So with Cole -- like Rodriguez and Ramirez -- there's pretty clear evidence that he was doctoring baseballs. Do with that what you will. Cole leads all starting pitchers in fWAR over the last three seasons and is trending toward having a case for Cooperstown. Some voters won't care, just as they don't when evaluating the Hall of Fame cases of Rodriguez and Ramirez. Others will penalize Cole, viewing doctoring the baseball as a mortal sin in baseball terms. But either way, no voters will be able to plead ignorance on this matter. If you cover or follow baseball, you're aware of Cole's ties to foreign substances.

For whatever reason, though, the credible SI story didn't seem to harm the legacies of Scherzer or Verlander in any way. Neither had a hand-in-the-cookie-jar moment like Cole seemingly did on Zoom. That may be because neither were asked about it. Verlander missed the entire 2021 season because of Tommy John surgery and hasn't spoken to the media that covers the Houston Astros since this report. Scherzer -- now a New York Met -- wasn't asked by the media in D.C. or Los Angeles about the validity of this report and hasn't been in New York to this point. There are politics to covering a baseball team and some people who are able to ask certain questions and some who probably can't. None of those who have built up relationships with Scherzer or Verlander over their storied careers has stepped up and ask the tough questions regarding this story.

With Verlander, he was teammates with Percival on the Detroit Tigers in 2005, where Harkins says he was introduced to the substance and later reached out to him for more. It's not clear how long Verlander may have used the substance for.

Justin Verlander, Max Scherzer
Justin Verlander and Max Scherzer were teammates in Detroit for five seasons. Photo credit Brad White/Getty Images

Meanwhile, there's no evidence that Scherzer directly reached out to Harkins himself. But, he was teammates with Verlander in Detroit from 2010 to 2014, and the SI story included text messages from an unnamed Nationals staffer in February of 2017, 2018, 2019 and 2020 asking for the sticky stuff on behalf of Scherzer. It's possible that the staffer ordered it without Scherzer's approval and each year he threw it away. Common sense, though, leads you to believe that the eight-time All-Star probably used the foreign substance during a period in which he cemented himself as an all-time great and helped the Nationals to win their first World Series title.

None of this is to suggest that Cole, Scherzer and Verlander were outliers in the sport, because by all accounts use of various sticky substances was rampant. But even if the league looked the other way, these substances were banned. And the "well, everyone was doing it" argument hasn't worked to sway enough Hall of Fame voters for players connected to PEDs. Seemingly then, the same standard should eventually be applied to Cole, Scherzer and Verlander, among others.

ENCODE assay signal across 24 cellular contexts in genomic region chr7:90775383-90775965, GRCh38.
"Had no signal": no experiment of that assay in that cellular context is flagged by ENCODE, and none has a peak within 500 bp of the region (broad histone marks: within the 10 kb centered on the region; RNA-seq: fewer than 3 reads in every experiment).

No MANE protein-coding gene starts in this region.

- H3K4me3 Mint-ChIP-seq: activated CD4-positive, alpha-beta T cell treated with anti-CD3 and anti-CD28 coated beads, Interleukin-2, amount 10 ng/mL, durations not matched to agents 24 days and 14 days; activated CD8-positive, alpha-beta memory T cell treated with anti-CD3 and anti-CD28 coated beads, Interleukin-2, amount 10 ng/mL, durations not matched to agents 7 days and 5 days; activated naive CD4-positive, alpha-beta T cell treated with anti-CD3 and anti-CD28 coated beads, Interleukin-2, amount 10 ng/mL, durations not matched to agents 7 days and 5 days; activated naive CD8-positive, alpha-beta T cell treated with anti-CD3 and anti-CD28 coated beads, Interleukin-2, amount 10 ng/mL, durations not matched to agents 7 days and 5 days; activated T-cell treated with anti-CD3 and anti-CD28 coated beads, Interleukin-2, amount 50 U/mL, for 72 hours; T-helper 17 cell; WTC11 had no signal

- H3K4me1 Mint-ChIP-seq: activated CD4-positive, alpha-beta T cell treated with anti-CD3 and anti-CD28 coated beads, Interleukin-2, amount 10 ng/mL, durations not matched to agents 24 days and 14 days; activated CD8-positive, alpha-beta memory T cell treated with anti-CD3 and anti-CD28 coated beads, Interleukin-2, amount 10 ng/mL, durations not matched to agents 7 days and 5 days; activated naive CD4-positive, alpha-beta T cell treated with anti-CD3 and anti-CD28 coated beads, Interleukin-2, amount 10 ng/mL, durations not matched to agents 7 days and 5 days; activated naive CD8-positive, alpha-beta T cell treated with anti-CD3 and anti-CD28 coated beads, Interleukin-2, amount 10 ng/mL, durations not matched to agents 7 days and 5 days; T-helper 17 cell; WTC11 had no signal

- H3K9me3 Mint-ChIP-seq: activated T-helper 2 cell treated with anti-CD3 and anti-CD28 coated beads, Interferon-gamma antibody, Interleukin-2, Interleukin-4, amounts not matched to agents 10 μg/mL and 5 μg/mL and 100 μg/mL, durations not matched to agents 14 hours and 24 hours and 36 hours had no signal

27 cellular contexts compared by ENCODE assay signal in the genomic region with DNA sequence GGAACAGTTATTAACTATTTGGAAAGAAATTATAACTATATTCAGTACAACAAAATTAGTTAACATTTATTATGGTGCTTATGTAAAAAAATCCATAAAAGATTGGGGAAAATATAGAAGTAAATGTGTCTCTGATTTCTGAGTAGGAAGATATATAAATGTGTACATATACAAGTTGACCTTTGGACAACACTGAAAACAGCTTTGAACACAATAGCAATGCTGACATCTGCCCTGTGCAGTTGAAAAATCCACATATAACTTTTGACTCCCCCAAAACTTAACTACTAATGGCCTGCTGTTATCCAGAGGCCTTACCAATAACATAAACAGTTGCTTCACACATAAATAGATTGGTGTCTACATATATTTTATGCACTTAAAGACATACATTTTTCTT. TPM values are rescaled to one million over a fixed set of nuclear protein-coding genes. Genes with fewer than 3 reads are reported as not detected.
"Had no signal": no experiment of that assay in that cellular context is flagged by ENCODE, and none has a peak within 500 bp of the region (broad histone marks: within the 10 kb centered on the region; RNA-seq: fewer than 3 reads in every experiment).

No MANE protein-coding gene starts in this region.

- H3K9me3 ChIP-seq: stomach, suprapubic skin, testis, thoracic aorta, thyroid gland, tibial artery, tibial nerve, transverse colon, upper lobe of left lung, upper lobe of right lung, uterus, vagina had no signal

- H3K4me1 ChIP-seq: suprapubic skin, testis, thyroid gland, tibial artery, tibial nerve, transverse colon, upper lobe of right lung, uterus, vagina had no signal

It's true that Gaylord Perry is in the Hall of Fame despite openly discussing having doctored the baseball in multiple ways throughout a career that saw him win 314 games. Conventional wisdom would tell you then that doctoring the baseball isn't something that Hall of Fame voters consider to be enough of a red flag to keep you out of the most famous museum in sports, so Scherzer, Verlander and Cole should be fine.

It's not that simple, though. While Bonds, Clemens, Sosa and Mark McGwire are among those who have been kept out of the Hall of Fame because of connections to PEDs, the culture of "greenies" in baseball during the 20th century has just been accepted. It was in the coffee in the dugouts. No legendary player -- not Willie Mays, nor Mike Schmidt -- was ever penalized by Hall of Fame voters for their connections to amphetamines.

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No one is suggesting that greenies had as profound of an effect on your baseball abilities as the drugs used during the steroid era did, but if a player was caught using a similar substance today, they would be suspended and their legacy would be tarnished. An entire era of superstars, though, was grandfathered into the greenies culture.

There could be similar dynamics at play for Cole, Scherzer and Verlander one day -- Cole specifically, because his connection to foreign substances is most well known. Just because Hall of Fame voters in 1991 looked the other way for Perry doesn't mean Hall of Fame voters in the years and decades to come will do the same for pitchers who doctored baseball's during an entirely different era.

It's possible, though, that names like Bonds and Rodriguez are kept out of the Hall of Fame but voters ultimately decide to look the other way on pitchers believed to have gained an edge using sticky substances.

You're left with the feeling that as long as baseball exists, the line between pushing the envelope and cheating will be subjective. And good luck trying to determine what level of cheating just gets you a slap on the wrist, as opposed to disqualifying you from being in the Hall of Fame. There's no 100% correct answers here, just a debate that we'll be having as long as we all live.